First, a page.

Experiential Music Campaign Attracts Millennials

Molly Soat
Marketing News
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Key Takeaways

​​What? Pennzoil needs to reach an increasingly car-less younger generation.

So What? Live Nation and Pennzoil partnered for a music-themed experiential campaign to draw in millennials.

Now What? Savvy brands are thinking beyond their current target markets to remain fresh. 


Getting your first car was once an important, liberating milestone for teens, but now, just 54% bother to get their driver’s licenses by age 18, according to the AAA Foundation for Traffic Safety. Today, members of the millennial and Gen Z generations express themselves through social media feeds and smartphones, not by the make and model of their rides. As a result, they’re less inclined to buy, let alone work on, cars. Motor oil brand Pennzoil, headquartered in Elk Grove Village, Ill., and owned by Shell Oil Co., recognized a need to boost relevance among a demographic that’s more into iTunes than tune-ups. “We’re an oil brand, and it’s a fairly low involvement category from a broad consumer perspective,” says Doug Kooyman, global brand director at Pennzoil. “We’re striving to change brand perception and drive brand preference in a very unique category.” 


Pennzoil, along with its New York-based agency of record MediaCom, partnered with Los Angeles-based music media and events company Live Nation Inc. to create a campaign called Backseat Pass, with the tagline “Motor oil reimagined.” The campaign, which included video, Web and experiential marketing elements, tapped recording artists like OK Go, Teagan and Sarah, Godsmack and Delta Spirit to create unique versions of their own hit songs and were filmed performing and recording in the back of a Pennzoil-branded Durango that drove around Los Angeles over the past year. The performances were filmed and lived on a Pennzoil-branded microsite, PennzoilBackseatPass.com, which also promoted a campaign sweepstakes in which one fan won a flight and VIP tickets to a Live Nation festival of their choice. 

“Pennzoil is like most brands: looking at younger consumers, wanting to expand their audience and find new drivers,” says Jeremy Levine, senior vice president of digital sales at Live Nation. “[The campaign] is less about the old school gear head and more about Joe Smith, who drives to work every day and wants to be as efficient as possible.”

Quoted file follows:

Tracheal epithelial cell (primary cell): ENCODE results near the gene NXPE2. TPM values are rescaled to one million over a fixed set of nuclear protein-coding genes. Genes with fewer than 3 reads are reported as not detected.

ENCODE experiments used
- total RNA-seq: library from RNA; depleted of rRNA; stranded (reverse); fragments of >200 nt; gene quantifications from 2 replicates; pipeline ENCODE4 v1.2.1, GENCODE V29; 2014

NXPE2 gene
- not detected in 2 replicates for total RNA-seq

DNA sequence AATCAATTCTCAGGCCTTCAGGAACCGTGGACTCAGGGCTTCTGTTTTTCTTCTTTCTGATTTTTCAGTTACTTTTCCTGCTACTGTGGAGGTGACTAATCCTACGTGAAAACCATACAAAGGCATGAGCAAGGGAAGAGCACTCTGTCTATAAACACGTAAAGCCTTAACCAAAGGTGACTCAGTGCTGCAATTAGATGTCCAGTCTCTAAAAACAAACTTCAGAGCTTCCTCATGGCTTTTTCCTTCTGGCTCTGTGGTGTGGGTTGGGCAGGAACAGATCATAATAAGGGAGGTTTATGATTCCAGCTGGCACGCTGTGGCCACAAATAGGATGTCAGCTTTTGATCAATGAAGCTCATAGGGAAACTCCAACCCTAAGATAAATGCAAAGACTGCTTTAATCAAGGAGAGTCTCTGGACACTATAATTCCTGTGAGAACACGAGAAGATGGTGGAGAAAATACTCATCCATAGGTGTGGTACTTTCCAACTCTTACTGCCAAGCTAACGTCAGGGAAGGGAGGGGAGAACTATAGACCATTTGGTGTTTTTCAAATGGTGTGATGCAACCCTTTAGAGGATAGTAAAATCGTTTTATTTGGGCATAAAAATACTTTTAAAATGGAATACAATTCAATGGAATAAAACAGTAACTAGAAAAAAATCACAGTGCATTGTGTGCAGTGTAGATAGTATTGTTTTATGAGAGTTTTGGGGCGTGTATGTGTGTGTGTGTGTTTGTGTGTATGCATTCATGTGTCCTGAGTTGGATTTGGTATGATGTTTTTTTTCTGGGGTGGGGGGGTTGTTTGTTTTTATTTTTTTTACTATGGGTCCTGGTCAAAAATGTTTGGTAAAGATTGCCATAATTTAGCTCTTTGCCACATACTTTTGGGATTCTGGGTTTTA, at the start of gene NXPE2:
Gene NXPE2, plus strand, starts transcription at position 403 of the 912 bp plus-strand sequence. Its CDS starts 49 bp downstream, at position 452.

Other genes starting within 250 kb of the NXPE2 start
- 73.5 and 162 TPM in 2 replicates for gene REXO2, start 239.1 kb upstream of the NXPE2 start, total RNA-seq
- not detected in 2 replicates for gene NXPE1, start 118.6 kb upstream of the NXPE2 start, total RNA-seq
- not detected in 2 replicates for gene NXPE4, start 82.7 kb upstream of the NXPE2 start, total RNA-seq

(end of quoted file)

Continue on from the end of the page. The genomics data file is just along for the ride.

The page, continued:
Levine says they also wanted to make sure they hit the broadest base of “younger” consumers as possible, so the team was very thoughtful about the types of musicians featured. “We wanted to have a wide enough appeal that you could be 17 or 40 and think it was interesting content.” 

The campaign ran from October 2014 through October 2015, and coincided with the release of Pennzoil’s Platinum with PurePlus Technology motor oil. The campaign’s microsite featured videos of the performances, a photo gallery, and product information on the Platinum motor oil. Backseat Pass was created through Live Nation’s content marketing arm, and was promoted through a mostly digital ad placement strategy, including social media mentions and ad buys, banner ads on Live Nation’s website, and e-mail promotions. 

Pennzoil has been building a music-based marketing strategy for years, featuring country music star Tim McGraw as a brand ambassador. Kooyman says that while Pennzoil does do marketing in the motorsports space, as most of its competitors do, he sees music-based marketing as an opportunity to reach young, new consumers. “We wanted to play in a space that was an open territory. Data shows that our consumers are listening to a lot of music and going to concerts, so why not capitalize on that in a relevant way for the brand?” 



Between July and September 2015, the campaign garnered more than 90 million total impressions across all social media, more than 180,000 microsite impressions, more than a million views of the videos to date, and nearly 80,000 sweepstakes entries. The videos averaged a 27% action rate, meaning viewers clicked through to the campaign microsite or to a Live Nation site after viewing, which exceeded his team’s 20% benchmark goal, according to Kooyman.  

“From a brand perception standpoint, aligning Pennzoil in this way and seeing how it resonated from a consumer and a retailer perspective, this was something that was building awareness for the Pennzoil brand name in the motor oil space,” Levine says. “We’re working with Pennzoil to see where we can take music marketing from here.” 

The campaign is a success thanks to the obvious connection between cars and music, says Dominic Sandifer, president of ad agency and content production firm GreenLight Media & Marketing, where he’s worked on experiential and video projects for clients including Under Armour and Verizon. “I would look at Pennzoil in the automotive category, in general, rather than just motor oil because people who are car enthusiasts exist in every genre, and that goes for entertainers like musicians,” Sandifer says. “Pennzoil is pivoting off of the relationship they have with Tim McGraw and trying to get a different audience to think about their brand and products. It’s an easy jump. It’s smart that Pennzoil is sticking with the music-focused marketing and has identified the fact that there’s an audience that loves music and is interested in cars. They’ve found a unique way to use music as a vehicle to help reach that audience with their message.” 

For more on music in marketing, check out “Music: The Unsung Hero of Advertising” from the October 2015 issue of Marketing News at AMA.org/MarketingNews​

This article was published in the January 2016 issue of Marketing News. ​​

Author Bio:

Molly Soat
Molly Soat is the senior staff writer for the AMA. E-mail her at msoat@ama.org and follow her on Twitter @MollySoat.
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